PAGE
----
It's not that I disagree with Shermer on every point. I will accept that misguided claims about GM foods being dangerous to eat (they aren't), and about childhood vaccines causing autism (they don't), are more common on the left and, indeed, spring from the left's sometimes knee-jerk anti-corporatism. (To some extent, nuclear power is another such issue—scientists tend to think the alleged dangers of radiation traveling over long distances, in small doses, are pretty overblown. And no, Chernobyl did not kill a million people.)
But what's striking about each of these cases is that on the left, you fail to see a mainstreaming of anti-science views. Indeed, the Obama administration is very pro-nuclear! And that's typical: What you get on the left is a heck of a lot of dissension and pushback against those who are making scientifically questionable claims—and, as has clearly occurred in the vaccine case, the ultimate banishment of these bad ideas from intellectually serious company.
And what that means is that anti-science doesn't shape policy in the same way on the left. Yes, you will find extremes—islands of ideology where, basically, Monsanto is the Great Satan and vaccines are causing autism. But there is no currently pressing issue (that I can think of) where the left is monolithically in denial of basic science, or where this drives mainstream political policy—e.g., drives the stance of most elected Democrats.
We know from decades of psychological research that conservatives are less open to new ideas and experiences.
Shermer's article ends with a statement that, as far as I can tell, is just incorrect: "Surveys show that moderate liberals and conservatives embrace science roughly equally," he writes. I'm not sure where he gets this, but for a direct rebuttal let me point you to a recent study in the American Sociological Review by Gordon Gauchat, which finds that unlike liberals or moderates, conservatives have lost trust in science rather precipitously over the past several decades.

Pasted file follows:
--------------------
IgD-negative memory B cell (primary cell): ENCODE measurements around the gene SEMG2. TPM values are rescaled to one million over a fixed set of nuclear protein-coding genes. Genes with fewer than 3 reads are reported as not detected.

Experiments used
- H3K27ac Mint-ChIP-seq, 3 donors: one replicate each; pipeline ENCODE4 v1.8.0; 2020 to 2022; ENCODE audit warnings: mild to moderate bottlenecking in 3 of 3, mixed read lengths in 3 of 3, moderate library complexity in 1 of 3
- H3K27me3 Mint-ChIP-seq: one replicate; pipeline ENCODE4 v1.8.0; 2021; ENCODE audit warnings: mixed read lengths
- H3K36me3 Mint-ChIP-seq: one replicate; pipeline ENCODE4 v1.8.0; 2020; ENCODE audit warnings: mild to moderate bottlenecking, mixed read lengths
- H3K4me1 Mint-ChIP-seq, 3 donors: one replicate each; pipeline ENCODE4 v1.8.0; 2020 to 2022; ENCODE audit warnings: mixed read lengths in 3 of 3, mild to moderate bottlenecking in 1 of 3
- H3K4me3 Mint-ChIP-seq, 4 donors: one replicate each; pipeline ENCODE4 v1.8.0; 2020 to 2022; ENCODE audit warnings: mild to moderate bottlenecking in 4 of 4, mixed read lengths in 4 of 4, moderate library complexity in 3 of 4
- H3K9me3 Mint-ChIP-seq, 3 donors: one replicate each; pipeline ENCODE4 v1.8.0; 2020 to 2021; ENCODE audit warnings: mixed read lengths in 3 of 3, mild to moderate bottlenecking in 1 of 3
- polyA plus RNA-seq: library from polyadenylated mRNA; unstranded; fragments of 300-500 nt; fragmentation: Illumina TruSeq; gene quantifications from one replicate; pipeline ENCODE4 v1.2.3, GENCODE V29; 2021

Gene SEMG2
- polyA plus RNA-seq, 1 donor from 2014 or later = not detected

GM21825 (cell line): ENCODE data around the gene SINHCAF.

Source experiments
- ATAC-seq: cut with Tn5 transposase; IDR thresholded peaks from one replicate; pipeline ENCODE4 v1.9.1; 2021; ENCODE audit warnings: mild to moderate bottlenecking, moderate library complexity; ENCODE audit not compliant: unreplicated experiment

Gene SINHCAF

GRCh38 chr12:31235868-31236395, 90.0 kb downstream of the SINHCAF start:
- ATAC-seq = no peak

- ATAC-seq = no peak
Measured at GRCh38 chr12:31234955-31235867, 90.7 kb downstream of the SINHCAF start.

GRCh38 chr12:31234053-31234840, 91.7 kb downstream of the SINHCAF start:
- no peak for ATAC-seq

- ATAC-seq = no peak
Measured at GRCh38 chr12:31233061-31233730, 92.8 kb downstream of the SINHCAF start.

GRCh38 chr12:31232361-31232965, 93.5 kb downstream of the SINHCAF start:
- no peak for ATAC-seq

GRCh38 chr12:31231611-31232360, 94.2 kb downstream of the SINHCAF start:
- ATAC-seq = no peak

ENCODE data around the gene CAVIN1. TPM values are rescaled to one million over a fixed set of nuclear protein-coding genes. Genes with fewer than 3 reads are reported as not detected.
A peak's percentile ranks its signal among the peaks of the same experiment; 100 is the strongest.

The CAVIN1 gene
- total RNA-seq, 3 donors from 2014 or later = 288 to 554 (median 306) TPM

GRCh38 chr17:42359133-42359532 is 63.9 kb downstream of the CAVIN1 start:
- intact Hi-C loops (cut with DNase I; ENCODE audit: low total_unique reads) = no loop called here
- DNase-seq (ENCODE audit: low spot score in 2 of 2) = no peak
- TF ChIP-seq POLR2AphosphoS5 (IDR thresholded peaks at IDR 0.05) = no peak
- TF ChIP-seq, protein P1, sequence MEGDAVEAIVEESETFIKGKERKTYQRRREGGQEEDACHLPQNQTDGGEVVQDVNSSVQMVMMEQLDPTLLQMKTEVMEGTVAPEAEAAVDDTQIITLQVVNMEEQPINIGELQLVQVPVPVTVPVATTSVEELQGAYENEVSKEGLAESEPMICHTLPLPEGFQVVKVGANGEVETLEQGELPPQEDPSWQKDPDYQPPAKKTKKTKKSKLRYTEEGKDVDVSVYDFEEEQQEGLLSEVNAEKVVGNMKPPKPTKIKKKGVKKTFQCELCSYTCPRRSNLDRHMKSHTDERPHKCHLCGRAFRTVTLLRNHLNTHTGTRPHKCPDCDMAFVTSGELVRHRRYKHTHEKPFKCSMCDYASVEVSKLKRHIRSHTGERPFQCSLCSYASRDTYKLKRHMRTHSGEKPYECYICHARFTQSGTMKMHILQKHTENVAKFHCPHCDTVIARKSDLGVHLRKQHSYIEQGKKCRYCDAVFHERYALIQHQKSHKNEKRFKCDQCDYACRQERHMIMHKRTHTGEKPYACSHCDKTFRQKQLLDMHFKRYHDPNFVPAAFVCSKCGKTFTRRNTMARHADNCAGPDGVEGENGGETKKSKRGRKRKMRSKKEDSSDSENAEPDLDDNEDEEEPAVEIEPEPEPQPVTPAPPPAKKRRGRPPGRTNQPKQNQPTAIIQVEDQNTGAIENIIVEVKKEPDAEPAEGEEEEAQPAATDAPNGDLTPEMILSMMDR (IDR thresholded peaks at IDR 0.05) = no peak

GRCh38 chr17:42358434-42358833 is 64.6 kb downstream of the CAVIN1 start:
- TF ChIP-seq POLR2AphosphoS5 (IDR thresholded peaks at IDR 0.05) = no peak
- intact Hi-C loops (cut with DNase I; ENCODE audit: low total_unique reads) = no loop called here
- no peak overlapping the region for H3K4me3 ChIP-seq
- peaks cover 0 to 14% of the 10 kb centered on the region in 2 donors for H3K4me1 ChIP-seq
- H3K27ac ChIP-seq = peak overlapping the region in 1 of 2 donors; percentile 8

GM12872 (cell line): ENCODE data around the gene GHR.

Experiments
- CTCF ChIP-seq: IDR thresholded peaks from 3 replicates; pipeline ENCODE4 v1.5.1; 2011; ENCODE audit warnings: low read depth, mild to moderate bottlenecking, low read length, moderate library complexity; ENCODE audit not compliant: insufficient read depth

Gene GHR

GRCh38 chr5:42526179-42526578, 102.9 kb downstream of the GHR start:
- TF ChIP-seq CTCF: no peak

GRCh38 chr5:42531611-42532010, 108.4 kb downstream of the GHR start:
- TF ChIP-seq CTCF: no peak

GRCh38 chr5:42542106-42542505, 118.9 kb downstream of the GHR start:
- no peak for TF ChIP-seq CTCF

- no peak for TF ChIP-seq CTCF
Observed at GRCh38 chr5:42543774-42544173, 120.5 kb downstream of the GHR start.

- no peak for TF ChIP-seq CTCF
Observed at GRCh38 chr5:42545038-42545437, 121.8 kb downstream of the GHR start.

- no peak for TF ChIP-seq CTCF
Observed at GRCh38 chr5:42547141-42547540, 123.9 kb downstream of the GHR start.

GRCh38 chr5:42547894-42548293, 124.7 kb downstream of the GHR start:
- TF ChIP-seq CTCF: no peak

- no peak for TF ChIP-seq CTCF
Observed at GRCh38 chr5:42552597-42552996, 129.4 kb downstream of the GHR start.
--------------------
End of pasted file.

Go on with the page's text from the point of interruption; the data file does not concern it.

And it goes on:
None of this should be surprising. As I argued on The Agenda, it's no accident that conservatives have more problems with science than do liberals. It's part of their personality and who they are. We know, from decades of psychological research, that conservatives are less open to new ideas and experiences, and have a higher need for cognitive closure—the desire to have fixed beliefs and certainties that are unchanging. So of course they find a dynamic force like science, which excels at upsetting the applecart, to be threatening. That oft cited statistic about only 6 percent of American Association for the Advancement of Science members being Republicans—get over it already. It's not remotely surprising.
I've never argued that the left is innocent of science denial or abuse. I've just questioned whether this is really where most of the action is. So while it may provide a journalistic frisson to take up the contrarian view and suggest the left is really just as anti-science as the right (or worse), it's ultimately a pretty cheap thrill.
Chris Mooney is the author of four books, including the New York Times bestselling The Republican War on Science. He was a science journalist and podcaster for Mother Jones and host of Climate Desk Live from 2012 to 2014. He is now a staff writer at The Washington Post.